Had Congress not acted to lift the federal government’s debt ceiling limit, it would potentially threaten the retirement savings of millions of Americans, according to the National Association of Plan Advisors.
An industry group representing retirement plan advisors issued a very deep -- and very public -- sigh of relief this week, as Congress voted to avoid defaulting on paying interest on America’s public debt instruments, officially increasing the debt ceiling.
The group -- the National Association of Plan Advisors (NAPA) -- noted that although Congress has never failed to approve borrowing authority to cover existing obligations, it has come very close. So, the latest near-debacle has precedent. And, the group notes, even near-misses are potentially very expensive for retirees.
“While the federal government has never defaulted, failure to lift the nation’s debt ceiling -- a potential crisis now averted -- could have had a significant impact not only financial markets, but a devastating impact on retirement savings,” NAPA said in a release.
In not-very-subtle language, NAPA expressed deep concern at just how shaky the debt ceiling process has become in recent times.
“Amid lingering fears that Congress would not act to lift the federal government’s debt ceiling limit, defaulting on its interest obligations and in the process potentially threatening the retirement savings of millions of Americans, after months of political maneuvering, lawmakers finally acted,” the group said.
NAPA highlighted that the vote to raise the debt ceiling by another $2.5 trillion -- necessary to continue paying the government’s obligations -- came only after a messy, contested battle and was very narrow, partisan and concerning for the future, passing Dec. 14 and 15 only by 50-49 in the Senate and 221-209 in the House.
An analysis done by NAPA’s affiliate organization, the American Retirement Association (ARA), found that a default on public debt “could create losses in excess of 20% for all pension assets.” Potentially even worse losses would compound the problem, since a debt default could kick off a general recession, which in recent history have led to 30% reductions in pension asset values.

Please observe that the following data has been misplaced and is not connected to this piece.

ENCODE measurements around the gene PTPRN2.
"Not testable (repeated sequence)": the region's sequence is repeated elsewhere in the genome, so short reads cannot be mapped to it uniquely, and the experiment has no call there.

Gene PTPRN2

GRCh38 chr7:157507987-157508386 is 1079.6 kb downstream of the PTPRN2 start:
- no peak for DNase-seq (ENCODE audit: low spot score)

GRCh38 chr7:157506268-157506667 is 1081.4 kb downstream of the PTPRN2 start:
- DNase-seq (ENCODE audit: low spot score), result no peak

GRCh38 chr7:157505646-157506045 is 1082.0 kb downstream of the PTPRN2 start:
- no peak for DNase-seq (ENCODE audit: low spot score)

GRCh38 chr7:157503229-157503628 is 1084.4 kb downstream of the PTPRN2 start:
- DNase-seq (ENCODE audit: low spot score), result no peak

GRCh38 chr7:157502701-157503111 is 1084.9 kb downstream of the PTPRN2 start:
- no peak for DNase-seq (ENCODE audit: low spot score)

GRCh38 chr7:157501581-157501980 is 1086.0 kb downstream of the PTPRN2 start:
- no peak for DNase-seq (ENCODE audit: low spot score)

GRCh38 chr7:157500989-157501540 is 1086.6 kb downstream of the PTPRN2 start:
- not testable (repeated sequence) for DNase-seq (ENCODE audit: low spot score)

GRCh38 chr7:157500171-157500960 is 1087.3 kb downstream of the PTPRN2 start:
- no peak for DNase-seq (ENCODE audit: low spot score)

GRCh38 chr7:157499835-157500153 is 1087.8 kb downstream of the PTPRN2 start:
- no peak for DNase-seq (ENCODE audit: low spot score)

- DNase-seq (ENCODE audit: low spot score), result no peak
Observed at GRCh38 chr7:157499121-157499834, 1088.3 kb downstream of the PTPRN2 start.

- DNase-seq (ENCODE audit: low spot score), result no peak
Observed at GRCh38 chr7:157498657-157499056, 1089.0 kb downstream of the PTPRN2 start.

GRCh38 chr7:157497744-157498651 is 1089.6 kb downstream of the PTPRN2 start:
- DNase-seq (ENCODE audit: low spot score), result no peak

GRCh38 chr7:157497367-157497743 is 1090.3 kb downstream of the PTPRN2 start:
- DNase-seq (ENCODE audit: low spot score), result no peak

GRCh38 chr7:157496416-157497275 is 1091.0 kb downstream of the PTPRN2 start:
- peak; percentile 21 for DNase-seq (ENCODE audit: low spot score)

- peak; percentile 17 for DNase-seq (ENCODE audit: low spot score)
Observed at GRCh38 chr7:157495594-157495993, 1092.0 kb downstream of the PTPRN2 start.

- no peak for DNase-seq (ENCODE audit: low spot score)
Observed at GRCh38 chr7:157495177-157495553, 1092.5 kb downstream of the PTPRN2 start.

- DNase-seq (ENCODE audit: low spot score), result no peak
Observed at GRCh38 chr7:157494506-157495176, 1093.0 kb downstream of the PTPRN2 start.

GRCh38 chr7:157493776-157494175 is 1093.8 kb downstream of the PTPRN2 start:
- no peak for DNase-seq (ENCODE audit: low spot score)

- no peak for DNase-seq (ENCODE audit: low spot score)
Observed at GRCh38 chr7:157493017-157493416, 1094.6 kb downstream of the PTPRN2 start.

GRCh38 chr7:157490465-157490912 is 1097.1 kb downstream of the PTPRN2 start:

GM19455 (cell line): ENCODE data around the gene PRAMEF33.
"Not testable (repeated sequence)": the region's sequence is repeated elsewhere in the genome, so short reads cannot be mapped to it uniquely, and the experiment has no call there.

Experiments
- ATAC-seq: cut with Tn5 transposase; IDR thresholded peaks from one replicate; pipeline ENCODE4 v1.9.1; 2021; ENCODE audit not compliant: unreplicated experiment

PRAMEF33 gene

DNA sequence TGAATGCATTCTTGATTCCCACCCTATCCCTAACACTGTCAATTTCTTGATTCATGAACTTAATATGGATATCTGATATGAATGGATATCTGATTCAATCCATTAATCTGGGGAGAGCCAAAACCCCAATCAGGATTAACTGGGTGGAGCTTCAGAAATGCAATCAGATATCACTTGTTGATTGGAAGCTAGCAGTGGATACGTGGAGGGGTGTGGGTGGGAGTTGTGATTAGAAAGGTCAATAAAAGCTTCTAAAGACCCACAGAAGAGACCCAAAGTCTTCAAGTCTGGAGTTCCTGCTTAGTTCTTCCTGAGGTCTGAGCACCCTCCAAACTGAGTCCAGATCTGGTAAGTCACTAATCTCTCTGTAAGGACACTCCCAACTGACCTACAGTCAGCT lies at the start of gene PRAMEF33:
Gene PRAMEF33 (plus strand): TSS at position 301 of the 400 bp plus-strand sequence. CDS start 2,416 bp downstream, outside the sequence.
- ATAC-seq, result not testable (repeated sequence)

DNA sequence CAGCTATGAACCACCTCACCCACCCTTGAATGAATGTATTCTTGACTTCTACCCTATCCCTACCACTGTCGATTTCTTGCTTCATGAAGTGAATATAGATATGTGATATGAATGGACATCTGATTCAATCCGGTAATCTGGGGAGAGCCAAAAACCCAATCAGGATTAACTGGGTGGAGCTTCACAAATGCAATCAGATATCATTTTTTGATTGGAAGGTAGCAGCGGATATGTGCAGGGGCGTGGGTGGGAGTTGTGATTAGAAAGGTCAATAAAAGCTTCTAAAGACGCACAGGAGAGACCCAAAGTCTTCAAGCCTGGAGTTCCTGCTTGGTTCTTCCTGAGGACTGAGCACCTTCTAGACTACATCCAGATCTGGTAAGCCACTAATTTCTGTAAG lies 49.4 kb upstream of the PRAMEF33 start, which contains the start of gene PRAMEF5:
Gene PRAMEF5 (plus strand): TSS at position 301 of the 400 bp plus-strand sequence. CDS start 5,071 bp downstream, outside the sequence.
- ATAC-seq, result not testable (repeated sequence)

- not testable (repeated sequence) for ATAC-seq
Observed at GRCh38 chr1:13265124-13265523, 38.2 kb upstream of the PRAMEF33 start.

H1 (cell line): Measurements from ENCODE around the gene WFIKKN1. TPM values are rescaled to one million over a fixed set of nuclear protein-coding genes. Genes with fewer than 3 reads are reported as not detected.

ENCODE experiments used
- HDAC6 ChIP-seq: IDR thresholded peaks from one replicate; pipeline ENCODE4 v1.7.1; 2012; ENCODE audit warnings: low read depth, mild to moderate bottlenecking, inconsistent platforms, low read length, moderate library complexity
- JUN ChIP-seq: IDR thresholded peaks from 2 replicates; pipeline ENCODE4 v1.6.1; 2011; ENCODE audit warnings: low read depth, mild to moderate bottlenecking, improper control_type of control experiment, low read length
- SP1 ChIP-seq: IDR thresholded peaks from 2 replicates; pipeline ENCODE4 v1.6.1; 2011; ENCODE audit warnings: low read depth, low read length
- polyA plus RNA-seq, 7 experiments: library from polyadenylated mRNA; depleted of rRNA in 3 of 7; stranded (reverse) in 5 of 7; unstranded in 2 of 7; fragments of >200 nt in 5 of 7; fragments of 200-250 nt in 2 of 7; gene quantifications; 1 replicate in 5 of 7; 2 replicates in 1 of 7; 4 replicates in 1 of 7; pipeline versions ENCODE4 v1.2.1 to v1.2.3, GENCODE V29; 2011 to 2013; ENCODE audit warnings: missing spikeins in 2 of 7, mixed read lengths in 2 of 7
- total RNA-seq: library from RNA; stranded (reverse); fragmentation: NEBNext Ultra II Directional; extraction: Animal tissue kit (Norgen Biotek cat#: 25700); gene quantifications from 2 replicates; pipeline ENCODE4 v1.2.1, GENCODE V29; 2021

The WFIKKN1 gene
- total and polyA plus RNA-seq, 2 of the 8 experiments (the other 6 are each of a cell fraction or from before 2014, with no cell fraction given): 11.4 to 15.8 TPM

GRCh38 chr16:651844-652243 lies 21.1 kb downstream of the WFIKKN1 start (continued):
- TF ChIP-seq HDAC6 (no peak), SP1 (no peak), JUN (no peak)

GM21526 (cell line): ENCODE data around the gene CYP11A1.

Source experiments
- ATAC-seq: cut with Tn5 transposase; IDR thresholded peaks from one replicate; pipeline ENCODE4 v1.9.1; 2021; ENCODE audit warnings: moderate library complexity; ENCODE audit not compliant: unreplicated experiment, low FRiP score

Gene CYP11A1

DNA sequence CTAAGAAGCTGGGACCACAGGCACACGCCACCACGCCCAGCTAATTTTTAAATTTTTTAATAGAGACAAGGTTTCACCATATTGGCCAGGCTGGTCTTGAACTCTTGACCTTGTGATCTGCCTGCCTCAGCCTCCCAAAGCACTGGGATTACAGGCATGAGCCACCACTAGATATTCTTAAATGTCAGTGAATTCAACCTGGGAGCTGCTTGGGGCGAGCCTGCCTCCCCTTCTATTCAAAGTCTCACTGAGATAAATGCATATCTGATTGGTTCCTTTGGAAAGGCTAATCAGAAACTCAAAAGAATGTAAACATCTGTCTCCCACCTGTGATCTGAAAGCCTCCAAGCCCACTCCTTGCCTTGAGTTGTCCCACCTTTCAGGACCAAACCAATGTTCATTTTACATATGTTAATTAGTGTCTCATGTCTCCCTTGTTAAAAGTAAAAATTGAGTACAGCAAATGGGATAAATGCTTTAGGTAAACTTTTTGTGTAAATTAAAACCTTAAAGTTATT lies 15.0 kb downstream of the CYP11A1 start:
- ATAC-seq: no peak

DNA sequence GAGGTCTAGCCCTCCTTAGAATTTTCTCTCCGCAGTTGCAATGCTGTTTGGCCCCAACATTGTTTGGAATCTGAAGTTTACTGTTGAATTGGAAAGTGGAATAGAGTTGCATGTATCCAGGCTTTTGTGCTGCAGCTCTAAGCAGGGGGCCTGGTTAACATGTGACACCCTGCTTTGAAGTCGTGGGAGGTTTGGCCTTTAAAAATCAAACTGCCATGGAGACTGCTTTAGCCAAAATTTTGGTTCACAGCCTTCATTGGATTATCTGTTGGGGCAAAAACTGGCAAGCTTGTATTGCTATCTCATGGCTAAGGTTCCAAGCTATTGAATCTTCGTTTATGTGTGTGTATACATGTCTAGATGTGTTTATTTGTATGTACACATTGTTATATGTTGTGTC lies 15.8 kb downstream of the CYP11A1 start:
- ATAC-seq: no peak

The ARA paper drew on multiple other outside analyses, including one by the Urban Institute.
“It is important to recognize that these declines have long lasting effects on the future balances of retirement savings,” Judy Xanthopoulos, the author of the ARA report, said. “Specifically, the debt crisis lowers the balances, which dampens performance in all subsequent periods. Therefore, if the retirement balances decline substantially as a result of a debt crisis, then retirement saving in all future quarters will be permanently lower.”
In addition to bringing asset devaluations -- very harmful to current and soon-to-be retirees -- a debt-ceiling default would hit current federal employees. Without borrowing capacity, the government could no longer pay salaries, contractor pay or other expenses, causing a government shutdown. The General Accountability Office in recent months explored these and other issues, and issued an explainer on the potential costs of delaying on raising the debt ceiling.
NEXT STORY: Sharply higher COLAs announced for 2022